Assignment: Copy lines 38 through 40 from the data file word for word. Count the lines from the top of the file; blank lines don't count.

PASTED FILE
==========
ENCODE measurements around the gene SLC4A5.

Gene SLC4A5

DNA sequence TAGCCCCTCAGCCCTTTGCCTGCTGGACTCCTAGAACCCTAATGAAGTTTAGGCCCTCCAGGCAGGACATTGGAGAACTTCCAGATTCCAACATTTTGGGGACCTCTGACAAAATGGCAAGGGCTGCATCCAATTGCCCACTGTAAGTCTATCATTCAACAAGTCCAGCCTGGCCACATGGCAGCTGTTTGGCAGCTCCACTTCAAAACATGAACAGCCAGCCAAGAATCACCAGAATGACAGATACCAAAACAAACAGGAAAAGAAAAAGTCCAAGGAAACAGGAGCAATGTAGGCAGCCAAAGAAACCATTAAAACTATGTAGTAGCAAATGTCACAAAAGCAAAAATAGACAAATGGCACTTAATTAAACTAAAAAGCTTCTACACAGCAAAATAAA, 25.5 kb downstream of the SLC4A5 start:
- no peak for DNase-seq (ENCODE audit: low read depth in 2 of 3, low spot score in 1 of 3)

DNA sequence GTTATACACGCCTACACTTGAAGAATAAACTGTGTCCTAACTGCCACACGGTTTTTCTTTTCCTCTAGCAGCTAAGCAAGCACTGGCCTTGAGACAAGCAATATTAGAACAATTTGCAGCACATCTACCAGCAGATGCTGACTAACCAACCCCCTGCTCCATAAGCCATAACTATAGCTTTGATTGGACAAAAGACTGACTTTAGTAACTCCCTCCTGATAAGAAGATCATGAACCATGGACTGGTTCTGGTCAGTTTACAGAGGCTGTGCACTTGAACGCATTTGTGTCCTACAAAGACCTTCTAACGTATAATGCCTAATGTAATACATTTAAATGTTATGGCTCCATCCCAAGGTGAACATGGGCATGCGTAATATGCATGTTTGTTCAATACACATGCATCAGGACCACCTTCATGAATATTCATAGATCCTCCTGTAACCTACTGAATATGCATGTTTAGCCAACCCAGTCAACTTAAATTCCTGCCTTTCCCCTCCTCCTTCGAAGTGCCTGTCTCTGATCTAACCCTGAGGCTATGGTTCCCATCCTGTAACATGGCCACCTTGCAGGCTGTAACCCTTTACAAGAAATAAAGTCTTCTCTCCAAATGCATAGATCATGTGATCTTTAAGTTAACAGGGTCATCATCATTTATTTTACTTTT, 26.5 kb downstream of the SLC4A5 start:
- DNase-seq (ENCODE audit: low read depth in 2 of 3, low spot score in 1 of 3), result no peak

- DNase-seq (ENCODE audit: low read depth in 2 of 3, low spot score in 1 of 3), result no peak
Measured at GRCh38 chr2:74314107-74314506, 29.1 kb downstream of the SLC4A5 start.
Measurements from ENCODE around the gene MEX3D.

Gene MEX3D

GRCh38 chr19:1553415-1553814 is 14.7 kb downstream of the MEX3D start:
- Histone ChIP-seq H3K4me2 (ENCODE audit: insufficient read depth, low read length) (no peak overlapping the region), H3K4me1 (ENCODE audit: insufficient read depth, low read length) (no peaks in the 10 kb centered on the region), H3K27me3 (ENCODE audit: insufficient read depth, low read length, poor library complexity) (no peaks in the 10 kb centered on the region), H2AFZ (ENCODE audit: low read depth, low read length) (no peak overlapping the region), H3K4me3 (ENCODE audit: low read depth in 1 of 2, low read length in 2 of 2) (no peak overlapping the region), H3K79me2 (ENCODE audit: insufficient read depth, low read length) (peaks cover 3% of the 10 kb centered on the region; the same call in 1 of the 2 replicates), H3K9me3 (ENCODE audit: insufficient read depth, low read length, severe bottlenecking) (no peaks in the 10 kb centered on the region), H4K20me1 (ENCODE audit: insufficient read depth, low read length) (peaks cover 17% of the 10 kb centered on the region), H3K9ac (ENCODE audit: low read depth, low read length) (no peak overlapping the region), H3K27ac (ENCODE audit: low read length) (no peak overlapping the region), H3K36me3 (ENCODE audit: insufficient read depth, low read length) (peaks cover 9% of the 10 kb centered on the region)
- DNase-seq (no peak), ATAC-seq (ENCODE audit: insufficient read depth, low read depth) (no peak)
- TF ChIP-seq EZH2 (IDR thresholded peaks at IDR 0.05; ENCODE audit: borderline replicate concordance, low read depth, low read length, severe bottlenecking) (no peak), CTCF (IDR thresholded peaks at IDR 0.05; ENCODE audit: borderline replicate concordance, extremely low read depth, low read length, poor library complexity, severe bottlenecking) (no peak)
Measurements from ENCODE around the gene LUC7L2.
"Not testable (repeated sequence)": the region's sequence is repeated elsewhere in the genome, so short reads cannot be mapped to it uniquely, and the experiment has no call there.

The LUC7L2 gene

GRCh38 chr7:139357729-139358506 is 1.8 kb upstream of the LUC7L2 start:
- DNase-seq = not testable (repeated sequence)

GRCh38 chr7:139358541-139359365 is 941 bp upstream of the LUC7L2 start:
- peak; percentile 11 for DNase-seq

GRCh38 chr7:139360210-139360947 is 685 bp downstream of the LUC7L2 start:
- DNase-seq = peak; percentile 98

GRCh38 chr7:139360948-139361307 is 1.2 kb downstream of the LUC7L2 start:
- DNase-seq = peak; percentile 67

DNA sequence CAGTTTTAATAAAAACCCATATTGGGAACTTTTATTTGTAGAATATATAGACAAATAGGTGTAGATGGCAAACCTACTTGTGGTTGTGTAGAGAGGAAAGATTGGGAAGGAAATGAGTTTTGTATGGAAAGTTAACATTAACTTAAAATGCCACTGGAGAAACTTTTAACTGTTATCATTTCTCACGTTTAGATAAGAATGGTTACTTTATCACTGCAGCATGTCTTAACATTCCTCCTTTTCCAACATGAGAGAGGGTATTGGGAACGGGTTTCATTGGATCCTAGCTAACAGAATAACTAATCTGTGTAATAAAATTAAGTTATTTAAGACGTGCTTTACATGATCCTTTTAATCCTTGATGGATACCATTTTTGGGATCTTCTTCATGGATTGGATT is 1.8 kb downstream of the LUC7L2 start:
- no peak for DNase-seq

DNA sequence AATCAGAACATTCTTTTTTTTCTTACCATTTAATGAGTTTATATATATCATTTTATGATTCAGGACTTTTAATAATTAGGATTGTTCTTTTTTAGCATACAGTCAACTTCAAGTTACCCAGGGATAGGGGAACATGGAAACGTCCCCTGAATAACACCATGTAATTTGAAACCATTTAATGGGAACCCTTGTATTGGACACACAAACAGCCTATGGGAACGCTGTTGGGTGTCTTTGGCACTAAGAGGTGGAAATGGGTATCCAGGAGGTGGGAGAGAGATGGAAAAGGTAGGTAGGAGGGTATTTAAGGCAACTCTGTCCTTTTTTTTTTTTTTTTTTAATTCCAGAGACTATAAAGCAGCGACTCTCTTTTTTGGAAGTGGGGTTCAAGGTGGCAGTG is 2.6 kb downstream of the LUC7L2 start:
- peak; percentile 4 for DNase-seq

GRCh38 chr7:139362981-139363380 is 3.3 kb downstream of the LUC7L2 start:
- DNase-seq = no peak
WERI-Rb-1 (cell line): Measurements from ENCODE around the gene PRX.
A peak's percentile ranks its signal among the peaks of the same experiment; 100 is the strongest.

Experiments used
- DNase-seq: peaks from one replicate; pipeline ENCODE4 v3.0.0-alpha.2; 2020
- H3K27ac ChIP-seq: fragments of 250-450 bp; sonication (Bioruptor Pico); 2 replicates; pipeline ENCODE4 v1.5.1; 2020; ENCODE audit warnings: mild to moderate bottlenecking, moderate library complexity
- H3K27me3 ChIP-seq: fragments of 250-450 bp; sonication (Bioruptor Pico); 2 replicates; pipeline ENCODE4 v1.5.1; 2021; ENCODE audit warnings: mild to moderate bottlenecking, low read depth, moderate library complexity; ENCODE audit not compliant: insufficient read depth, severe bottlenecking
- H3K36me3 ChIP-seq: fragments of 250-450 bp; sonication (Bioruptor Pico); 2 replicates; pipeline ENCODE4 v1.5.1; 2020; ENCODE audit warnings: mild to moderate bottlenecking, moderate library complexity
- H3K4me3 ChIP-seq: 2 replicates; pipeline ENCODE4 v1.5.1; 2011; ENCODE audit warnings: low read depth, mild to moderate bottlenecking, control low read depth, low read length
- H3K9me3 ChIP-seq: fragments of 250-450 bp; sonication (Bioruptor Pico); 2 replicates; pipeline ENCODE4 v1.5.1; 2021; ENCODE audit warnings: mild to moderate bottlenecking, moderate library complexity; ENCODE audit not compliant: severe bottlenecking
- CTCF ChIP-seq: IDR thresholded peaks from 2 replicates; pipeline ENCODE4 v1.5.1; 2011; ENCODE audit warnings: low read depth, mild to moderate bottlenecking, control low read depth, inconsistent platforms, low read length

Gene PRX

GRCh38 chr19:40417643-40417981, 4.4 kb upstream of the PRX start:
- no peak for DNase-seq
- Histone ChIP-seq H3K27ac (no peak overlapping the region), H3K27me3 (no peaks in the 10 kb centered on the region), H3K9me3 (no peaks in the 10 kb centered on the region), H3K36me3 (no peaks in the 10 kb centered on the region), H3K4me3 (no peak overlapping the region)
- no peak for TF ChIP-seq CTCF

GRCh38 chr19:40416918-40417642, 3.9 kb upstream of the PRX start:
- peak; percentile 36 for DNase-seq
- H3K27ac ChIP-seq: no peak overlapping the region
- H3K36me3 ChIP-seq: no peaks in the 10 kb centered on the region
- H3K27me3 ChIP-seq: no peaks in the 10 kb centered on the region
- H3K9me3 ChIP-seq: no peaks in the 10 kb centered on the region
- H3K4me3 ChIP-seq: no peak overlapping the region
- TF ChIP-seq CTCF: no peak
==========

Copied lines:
- H3K36me3 ChIP-seq: fragments of 250-450 bp; sonication (Bioruptor Pico); 2 replicates; pipeline ENCODE4 v1.5.1; 2020; ENCODE audit warnings: mild to moderate bottlenecking, moderate library complexity
- H3K4me3 ChIP-seq: 2 replicates; pipeline ENCODE4 v1.5.1; 2011; ENCODE audit warnings: low read depth, mild to moderate bottlenecking, control low read depth, low read length
- H3K9me3 ChIP-seq: fragments of 250-450 bp; sonication (Bioruptor Pico); 2 replicates; pipeline ENCODE4 v1.5.1; 2021; ENCODE audit warnings: mild to moderate bottlenecking, moderate library complexity; ENCODE audit not compliant: severe bottlenecking